Irises are one of the near-perfect plants, in my opinion. They are tough, take little water or fertilizer, are deer-resistant, and best of all they bloom in a variety of gorgeous colors.
They ask only that you divide them every three to five years to keep them at their healthy best. As a reminder of their toughness, my daughter in Denver recently received some in the mail from her cousin in Minneapolis. Those had come from my mom's garden in Minnesota about 10 years ago.
Our discussion today applies to bearded iris, of which there are more than 300 species, many of which have been hybridized. Dutch and Siberian irises are different in growth and need different care.
You can identify bearded iris by their three upright "petals," called "standards," and three that curve downward, called "falls." The three that curve downward have a fuzzy strip in the middle, which is why they are called "bearded." Dutch and Siberian irises have smooth falls.
Irises make new growth buds on rhizomes, which are thickened underground stems. Rhizomes have roots on the bottom and plant buds on the top. Once the rhizome has produced a flower, it will not do so again, which is why they need to be divided periodically. New rhizomes will grow in the old bed, but if left untended, your iris bed will eventually become crowded with unproductive rhizomes.
September is the ideal month in the Rogue Valley to divide irises. Scorching hot weather has passed, but the soil is still warm enough to promote growth of new roots. You will need a garden fork or pitchfork, a tarp or old sheet on which to work, a sharp knife, scissors or pruners, a felt-tip marker or plant tags and the garden hose.
Beginning about a foot away from the clump, use the fork to loosen the rhizomes and lift them out. Working on the tarp, shake off any loose soil and gently tease the rhizomes apart. Try not to break the rhizomes if you can help it. Hose off any remaining soil so you can see what you're working with.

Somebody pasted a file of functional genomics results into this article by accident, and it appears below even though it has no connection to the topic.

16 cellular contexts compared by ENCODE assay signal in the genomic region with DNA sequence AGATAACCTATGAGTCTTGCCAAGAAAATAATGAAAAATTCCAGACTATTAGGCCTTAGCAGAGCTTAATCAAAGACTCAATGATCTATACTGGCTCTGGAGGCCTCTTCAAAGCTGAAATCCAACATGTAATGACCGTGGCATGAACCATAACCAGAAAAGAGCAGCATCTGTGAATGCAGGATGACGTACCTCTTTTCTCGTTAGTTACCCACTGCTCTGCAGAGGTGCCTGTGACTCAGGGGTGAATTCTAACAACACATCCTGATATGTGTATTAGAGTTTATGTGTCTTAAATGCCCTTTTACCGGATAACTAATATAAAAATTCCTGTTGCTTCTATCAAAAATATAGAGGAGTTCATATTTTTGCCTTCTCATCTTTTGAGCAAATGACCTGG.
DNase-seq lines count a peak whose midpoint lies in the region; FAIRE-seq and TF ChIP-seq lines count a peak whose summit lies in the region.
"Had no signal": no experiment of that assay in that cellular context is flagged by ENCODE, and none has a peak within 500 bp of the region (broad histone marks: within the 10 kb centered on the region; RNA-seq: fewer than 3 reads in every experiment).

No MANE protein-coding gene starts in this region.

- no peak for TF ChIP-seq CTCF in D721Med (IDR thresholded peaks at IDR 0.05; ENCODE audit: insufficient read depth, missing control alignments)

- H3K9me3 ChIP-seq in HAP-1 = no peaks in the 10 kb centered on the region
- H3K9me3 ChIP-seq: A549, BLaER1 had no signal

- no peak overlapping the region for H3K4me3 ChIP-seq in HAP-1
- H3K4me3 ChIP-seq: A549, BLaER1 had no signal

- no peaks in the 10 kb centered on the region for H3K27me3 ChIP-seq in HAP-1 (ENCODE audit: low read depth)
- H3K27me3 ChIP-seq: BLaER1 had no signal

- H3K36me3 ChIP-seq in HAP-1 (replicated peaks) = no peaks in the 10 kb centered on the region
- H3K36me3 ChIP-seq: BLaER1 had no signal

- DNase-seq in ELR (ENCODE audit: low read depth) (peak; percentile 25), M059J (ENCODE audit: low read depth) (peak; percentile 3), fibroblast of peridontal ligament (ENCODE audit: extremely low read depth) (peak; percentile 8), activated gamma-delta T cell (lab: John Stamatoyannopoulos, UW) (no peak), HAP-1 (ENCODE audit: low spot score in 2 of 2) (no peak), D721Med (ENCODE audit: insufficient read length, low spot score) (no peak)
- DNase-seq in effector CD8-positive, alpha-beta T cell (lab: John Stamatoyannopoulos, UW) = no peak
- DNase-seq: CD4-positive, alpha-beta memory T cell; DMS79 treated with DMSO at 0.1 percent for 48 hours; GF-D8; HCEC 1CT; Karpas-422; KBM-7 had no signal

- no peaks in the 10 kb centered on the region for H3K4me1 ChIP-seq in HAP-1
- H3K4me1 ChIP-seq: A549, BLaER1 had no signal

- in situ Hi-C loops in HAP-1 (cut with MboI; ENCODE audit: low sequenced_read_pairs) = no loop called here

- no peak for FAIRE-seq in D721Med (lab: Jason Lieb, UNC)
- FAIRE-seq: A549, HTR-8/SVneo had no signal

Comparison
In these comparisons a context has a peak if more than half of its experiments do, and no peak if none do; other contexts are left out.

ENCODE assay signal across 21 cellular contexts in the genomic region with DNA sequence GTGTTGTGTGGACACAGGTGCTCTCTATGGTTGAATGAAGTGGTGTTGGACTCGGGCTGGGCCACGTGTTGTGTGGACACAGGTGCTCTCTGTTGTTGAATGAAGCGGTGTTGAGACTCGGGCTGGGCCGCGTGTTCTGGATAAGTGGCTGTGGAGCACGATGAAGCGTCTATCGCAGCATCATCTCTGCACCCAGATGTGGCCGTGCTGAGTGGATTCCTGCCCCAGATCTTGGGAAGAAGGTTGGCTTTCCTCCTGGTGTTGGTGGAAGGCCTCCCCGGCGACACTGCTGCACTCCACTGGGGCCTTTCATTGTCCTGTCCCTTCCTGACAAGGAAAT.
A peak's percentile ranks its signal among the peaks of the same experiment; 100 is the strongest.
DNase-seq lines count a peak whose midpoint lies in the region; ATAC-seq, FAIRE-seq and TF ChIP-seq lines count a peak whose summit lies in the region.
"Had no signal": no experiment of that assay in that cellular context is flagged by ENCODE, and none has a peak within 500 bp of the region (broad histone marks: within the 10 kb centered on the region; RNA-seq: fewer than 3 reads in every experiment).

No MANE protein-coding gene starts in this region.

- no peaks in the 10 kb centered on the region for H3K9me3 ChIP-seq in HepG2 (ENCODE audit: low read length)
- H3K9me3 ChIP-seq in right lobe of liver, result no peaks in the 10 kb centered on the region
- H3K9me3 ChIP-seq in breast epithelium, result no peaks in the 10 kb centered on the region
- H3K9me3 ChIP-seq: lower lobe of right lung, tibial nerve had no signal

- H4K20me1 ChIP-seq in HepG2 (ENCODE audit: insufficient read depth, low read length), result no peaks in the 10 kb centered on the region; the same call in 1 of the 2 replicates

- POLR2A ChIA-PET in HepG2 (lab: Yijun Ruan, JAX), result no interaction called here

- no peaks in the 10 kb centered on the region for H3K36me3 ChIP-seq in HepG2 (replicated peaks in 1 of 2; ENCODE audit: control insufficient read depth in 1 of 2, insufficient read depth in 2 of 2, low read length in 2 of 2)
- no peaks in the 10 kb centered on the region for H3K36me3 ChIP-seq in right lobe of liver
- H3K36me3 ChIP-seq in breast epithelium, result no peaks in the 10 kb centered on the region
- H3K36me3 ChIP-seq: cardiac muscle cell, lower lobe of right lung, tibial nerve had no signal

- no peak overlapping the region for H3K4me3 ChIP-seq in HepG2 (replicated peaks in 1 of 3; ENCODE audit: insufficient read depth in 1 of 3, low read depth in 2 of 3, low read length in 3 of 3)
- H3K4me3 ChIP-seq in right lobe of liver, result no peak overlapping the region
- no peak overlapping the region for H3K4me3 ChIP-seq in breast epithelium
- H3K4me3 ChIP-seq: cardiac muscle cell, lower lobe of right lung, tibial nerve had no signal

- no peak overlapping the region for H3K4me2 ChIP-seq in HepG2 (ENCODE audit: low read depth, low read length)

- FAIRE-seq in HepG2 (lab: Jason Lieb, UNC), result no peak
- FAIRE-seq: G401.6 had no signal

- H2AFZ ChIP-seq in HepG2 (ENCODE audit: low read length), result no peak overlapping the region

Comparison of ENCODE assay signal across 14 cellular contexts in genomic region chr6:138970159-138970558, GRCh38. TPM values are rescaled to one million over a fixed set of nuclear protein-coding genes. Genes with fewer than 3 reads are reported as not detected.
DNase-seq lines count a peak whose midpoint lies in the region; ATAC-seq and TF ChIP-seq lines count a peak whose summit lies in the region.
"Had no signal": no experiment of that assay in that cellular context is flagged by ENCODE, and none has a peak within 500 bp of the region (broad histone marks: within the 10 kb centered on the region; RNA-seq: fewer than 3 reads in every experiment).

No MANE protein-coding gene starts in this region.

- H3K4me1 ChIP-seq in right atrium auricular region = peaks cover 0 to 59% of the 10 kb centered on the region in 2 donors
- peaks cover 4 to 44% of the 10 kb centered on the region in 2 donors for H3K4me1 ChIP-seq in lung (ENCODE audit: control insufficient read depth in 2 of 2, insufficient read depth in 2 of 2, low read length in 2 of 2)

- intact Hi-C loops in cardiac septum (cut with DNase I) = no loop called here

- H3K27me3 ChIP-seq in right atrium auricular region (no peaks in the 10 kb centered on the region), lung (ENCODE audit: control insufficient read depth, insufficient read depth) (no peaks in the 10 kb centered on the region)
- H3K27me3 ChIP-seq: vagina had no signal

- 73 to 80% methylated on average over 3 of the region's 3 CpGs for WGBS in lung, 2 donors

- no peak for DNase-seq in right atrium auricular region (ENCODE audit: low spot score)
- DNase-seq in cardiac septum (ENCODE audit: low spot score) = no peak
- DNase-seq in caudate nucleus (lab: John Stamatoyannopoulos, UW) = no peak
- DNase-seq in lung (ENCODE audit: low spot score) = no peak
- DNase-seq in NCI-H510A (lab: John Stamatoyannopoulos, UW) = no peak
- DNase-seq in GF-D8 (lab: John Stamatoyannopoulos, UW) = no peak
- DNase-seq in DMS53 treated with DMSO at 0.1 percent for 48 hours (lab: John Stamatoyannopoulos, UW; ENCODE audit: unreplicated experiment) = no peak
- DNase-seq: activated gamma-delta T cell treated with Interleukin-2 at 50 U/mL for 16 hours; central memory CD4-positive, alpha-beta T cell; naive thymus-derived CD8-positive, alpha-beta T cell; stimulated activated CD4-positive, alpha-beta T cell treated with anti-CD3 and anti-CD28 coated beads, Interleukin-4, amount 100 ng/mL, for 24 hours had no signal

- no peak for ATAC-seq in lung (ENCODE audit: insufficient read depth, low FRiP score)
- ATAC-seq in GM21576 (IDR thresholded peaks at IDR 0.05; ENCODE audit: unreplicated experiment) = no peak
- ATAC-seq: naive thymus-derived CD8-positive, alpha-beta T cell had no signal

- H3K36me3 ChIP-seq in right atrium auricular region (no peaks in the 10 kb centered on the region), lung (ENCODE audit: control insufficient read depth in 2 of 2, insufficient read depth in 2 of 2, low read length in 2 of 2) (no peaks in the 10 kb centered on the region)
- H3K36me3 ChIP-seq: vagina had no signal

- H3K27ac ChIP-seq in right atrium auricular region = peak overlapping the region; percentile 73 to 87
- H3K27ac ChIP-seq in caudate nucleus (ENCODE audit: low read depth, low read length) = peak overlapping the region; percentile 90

Now cut off and discard small or old-looking rhizomes, as well as any that have insect holes or rot. Keep only rhizomes that are fat, are at least 3 inches long, have roots on the bottom, and buds on the top. Cut the leaves to about 6 inches long and write the color or variety name on the remaining leaves. Roots can be trimmed to about 6 inches.
When replanting the rhizomes, remember they like full sun and well-drained soil. Dig a hole 2 or 3 inches deep and wide enough that the roots aren't crowded. Make a little mound for each plant, high enough so the rhizome will come up to soil level. Set the rhizome on top of the little mound, letting the roots hang down. If you are planting several irises in the same bed, allow 12 to 15 inches between plants. Rhizomes must not be buried — they will rot.
Cover only the roots with soil to which you have added a little bonemeal, being careful not to bury the rhizome. Water the new planting well, then sit back and enjoy your new, revitalized iris bed next spring. After blooming, cut back the flower stalk to prevent the formation of energy-sapping seed heads.
Coming up: Cliff Bennett of Chet's Garden Center will teach a class on the fall care of perennials. The class will be held from 7 to 9 p.m. on Wednesday, Sept. 11, at the Southern Oregon Research and Extension Center, 569 Hanley Road in Central Point. The cost is $5. Call 541-776-7371 to register.
Carol Oneal is a past president of the OSU Jackson County Master Gardeners Association. Email her at firstname.lastname@example.org.